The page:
i do hope your still paying attention to this thread.
i'm not so much looking at a shrimp tank to be self-sustaining, but one that could include fish.
our nitrogen cycle (the overly simplified ammonia, nitrite, nitrate, nitrogen) bacteria can reduce it to nitrates, plants can use the nitrates. everything i've come across plants want nitrates to be about 40 ppm
in the wild, aquatic wild, everything starts with phytoplankton. (if you ignore bacteria have to move the nutrients into the water first - but we have the bacteria from our nitrogen cycle to help us out there)
phytoplankton feed zooplankton, zooplankton feed our fish.
there are hundreds of zooplankton in the world that are suitable for all shapes and sizes of fish. today, the market shows 4.
-rotifers - unlabled species
-moina - unlabled species
-daphnia - pulex
-daphnia - magna (expected default your going to find)
-copepods (we're rather large by this point, far to big for me to consider use for a self-sustaining tank - so i'm not counting it in the list)
rotifers are tiny, but little inherent nutritional value, only from the phytoplankton they eat.
after rotifers moina exist, but these may not be available to you due to the country you reside in.
daphnia, either species, pulex are over 3mm. manga are 5mm for adults.
you need a fish that looks at these species with a mouth big enough to eat them.
moina and daphnia have significant inherent protein content as food
moina are about 1/4 the size of daphnia, magna species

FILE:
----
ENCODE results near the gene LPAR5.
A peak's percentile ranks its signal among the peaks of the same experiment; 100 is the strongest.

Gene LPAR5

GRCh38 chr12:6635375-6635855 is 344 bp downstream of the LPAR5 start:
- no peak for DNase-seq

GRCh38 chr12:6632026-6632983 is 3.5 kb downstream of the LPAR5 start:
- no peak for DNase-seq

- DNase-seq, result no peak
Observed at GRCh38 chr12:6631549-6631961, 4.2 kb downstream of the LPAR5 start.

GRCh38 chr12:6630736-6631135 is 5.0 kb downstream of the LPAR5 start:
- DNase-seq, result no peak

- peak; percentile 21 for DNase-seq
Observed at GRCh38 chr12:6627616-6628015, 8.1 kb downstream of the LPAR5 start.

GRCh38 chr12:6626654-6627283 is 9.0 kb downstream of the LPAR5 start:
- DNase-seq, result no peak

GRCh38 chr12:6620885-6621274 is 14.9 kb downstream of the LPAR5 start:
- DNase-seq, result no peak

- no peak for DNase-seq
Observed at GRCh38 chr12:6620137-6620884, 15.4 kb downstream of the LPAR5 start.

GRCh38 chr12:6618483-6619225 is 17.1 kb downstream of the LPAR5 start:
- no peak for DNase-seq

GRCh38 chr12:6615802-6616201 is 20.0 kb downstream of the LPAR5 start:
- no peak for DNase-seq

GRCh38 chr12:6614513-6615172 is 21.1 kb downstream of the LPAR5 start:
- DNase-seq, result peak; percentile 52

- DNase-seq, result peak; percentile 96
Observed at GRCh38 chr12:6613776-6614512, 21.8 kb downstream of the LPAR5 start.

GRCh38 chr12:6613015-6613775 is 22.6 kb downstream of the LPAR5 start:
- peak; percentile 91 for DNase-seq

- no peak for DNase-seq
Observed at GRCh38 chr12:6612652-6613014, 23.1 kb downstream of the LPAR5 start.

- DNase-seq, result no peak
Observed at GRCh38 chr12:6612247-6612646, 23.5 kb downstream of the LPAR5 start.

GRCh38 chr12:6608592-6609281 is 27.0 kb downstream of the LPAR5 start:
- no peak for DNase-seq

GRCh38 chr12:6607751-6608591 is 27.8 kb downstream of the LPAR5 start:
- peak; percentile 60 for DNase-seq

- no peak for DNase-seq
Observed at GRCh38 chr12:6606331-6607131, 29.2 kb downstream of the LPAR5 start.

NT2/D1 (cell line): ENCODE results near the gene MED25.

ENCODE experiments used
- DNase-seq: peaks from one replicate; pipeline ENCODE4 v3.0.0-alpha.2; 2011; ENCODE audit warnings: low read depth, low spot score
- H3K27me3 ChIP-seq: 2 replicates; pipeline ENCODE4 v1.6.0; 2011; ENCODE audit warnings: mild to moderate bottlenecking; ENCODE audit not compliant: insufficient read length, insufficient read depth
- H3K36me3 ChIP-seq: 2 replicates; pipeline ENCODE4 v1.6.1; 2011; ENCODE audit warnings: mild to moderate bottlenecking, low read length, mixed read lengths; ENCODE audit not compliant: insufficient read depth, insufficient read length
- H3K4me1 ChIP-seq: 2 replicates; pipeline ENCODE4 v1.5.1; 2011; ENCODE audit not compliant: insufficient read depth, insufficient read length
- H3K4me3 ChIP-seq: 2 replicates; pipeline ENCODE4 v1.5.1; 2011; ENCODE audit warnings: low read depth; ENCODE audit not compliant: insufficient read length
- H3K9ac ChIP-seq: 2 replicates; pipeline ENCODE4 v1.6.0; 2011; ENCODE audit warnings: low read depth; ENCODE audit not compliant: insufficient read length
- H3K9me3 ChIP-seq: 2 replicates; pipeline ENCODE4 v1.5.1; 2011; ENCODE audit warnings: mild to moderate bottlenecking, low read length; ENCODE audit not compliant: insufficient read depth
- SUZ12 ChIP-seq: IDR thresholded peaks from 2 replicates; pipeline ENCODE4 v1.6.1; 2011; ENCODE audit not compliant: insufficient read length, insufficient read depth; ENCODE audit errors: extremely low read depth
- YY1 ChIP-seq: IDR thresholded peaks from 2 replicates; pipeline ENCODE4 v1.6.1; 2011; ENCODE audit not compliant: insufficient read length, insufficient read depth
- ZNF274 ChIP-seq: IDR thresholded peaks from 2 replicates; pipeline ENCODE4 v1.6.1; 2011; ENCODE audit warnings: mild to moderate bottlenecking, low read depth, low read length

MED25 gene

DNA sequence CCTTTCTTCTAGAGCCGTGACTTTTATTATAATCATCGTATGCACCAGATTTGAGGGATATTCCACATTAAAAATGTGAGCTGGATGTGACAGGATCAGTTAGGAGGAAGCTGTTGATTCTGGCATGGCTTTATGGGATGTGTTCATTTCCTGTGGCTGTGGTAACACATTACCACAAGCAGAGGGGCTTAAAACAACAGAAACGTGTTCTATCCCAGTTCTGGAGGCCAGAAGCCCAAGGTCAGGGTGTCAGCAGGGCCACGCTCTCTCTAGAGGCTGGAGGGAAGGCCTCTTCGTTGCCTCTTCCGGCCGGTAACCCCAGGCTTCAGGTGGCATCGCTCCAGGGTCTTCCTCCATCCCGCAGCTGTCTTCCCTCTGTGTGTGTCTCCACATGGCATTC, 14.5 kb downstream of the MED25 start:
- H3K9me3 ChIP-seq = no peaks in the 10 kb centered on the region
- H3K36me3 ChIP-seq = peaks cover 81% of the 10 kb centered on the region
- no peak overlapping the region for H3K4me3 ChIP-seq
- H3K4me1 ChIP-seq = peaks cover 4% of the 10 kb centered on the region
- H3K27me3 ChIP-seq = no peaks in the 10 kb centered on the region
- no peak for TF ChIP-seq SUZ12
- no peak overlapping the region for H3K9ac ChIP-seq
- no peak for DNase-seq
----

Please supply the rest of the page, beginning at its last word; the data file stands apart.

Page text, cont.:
one lady i spoke with had a single 4" fish with a carnivore tendency that ate all the daphnia in her tank within 3 mo. (30 gallon)
so you've got an idea how much a single 4" fish will eat.
you've got an idea of how large a fish is to eat daphnia.
an idea of tank size requirements.
bacteria doesn't complete the nitrate cycle in our freshwater tanks. but plants can directly take in nitrates. plants also process CO2 and add O2.
plants (i'm hoping) will provide sufficient hiding for zoo plankton.
the smallest omnivore with herbivore tendency i have heard of is the flag fish (Jordanella floridae)
strictly herbivore fish are drastically larger, at 4" being the smallest i have ever seen. herbivores also consume a considerable quantity of plant matter (2 reasons to have a larger tank)
and then there are detrivores, (blackworms & snails)
i'm hoping plant eaters will give the zooplankon a better chance, i'm hoping detrivores the fish can eat will take the load off the zoo plankton. ...
with 2 flagfish, i'm hoping a 40 gallon breeder will be large enough. if not, something is going to give and the whole thing will fall apart and everything will die.
and aim for a PH of 7.5, this won't hide all of the ammonia in an ammonium form, but should be high enough, so any sudden changes there isn't enough to ammonium to kill your tank by spontaniously turning into ammonia, ... a PH of 6.5 ... a sudden change to 6.7 your going to have dead fish all over if you have enough ammonium present, ... and our test kits don't test for ammonium. i lost half my fish this way before i figured out what was going on.
ghost or cherry shrimp for a self-sustaining idea is another way to go, ... make sure you have sufficient algae growing and cut out everything else in the above equation. this could be done in a much smaller tank.